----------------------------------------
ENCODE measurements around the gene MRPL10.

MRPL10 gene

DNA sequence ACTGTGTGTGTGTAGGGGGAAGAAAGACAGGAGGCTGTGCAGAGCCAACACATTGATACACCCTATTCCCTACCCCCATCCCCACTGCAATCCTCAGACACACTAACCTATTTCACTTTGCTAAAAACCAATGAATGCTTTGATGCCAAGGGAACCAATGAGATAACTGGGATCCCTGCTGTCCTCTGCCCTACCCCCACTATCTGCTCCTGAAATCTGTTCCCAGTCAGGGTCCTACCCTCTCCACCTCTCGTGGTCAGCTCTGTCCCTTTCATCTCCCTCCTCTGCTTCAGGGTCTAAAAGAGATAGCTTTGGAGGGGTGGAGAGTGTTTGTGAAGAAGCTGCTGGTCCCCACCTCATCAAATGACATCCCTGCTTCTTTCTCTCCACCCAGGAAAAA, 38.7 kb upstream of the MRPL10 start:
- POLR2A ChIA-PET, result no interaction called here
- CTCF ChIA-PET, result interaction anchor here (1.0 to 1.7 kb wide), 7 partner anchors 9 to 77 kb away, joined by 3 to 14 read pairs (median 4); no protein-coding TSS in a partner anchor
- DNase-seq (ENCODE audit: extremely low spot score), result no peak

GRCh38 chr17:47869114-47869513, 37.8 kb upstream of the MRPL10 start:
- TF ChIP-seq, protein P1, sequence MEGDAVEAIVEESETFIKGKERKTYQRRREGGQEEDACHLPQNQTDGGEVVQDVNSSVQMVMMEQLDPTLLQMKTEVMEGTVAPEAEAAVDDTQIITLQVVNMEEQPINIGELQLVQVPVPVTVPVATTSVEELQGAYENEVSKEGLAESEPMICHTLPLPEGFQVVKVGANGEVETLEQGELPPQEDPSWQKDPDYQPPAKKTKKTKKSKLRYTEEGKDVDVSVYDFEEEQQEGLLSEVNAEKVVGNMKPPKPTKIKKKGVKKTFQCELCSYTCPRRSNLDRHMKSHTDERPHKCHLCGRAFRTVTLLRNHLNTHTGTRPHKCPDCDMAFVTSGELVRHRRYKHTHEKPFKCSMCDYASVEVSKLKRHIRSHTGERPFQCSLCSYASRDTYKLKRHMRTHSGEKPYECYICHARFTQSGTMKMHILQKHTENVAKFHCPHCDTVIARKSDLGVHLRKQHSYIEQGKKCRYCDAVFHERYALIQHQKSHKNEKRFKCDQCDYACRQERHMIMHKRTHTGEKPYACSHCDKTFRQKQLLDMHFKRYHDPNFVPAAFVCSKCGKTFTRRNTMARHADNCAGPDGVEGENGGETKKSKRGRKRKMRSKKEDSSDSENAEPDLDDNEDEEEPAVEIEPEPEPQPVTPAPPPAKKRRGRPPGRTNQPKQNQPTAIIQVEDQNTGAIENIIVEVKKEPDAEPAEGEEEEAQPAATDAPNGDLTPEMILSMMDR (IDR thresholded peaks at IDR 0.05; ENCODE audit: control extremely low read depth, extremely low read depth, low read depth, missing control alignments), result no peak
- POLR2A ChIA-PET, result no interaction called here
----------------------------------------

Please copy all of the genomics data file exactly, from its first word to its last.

ENCODE measurements around the gene MRPL10.

MRPL10 gene

DNA sequence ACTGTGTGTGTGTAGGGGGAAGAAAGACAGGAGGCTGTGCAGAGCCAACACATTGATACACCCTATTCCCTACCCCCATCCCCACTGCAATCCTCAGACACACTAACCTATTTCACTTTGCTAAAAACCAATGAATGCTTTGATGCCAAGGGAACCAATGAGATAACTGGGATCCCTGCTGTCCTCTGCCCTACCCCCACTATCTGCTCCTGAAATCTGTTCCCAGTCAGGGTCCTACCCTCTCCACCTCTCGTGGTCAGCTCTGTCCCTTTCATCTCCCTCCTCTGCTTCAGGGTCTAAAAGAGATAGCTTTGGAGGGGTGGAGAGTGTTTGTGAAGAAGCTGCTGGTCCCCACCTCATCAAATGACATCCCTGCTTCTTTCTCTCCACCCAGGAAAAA, 38.7 kb upstream of the MRPL10 start:
- POLR2A ChIA-PET, result no interaction called here
- CTCF ChIA-PET, result interaction anchor here (1.0 to 1.7 kb wide), 7 partner anchors 9 to 77 kb away, joined by 3 to 14 read pairs (median 4); no protein-coding TSS in a partner anchor
- DNase-seq (ENCODE audit: extremely low spot score), result no peak

GRCh38 chr17:47869114-47869513, 37.8 kb upstream of the MRPL10 start:
- TF ChIP-seq, protein P1, sequence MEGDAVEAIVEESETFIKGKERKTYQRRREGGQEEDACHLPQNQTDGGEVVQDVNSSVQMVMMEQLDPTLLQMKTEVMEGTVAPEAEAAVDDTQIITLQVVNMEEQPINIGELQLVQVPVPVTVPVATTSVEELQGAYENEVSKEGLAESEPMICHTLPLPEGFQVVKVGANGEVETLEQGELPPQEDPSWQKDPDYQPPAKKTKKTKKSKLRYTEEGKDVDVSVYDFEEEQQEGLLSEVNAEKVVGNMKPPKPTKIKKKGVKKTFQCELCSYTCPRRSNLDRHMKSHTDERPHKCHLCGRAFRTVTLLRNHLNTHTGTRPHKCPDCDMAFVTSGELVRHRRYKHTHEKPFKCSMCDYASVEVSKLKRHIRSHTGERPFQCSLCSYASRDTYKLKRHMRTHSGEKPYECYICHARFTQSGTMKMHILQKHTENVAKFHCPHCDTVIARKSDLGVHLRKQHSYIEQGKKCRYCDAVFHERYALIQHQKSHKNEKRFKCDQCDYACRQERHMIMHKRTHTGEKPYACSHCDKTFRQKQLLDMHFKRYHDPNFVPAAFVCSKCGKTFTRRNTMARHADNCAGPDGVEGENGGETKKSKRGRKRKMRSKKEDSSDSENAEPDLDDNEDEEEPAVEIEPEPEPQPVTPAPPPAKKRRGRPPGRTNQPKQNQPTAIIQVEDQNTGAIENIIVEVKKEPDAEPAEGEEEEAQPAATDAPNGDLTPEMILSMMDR (IDR thresholded peaks at IDR 0.05; ENCODE audit: control extremely low read depth, extremely low read depth, low read depth, missing control alignments), result no peak
- POLR2A ChIA-PET, result no interaction called here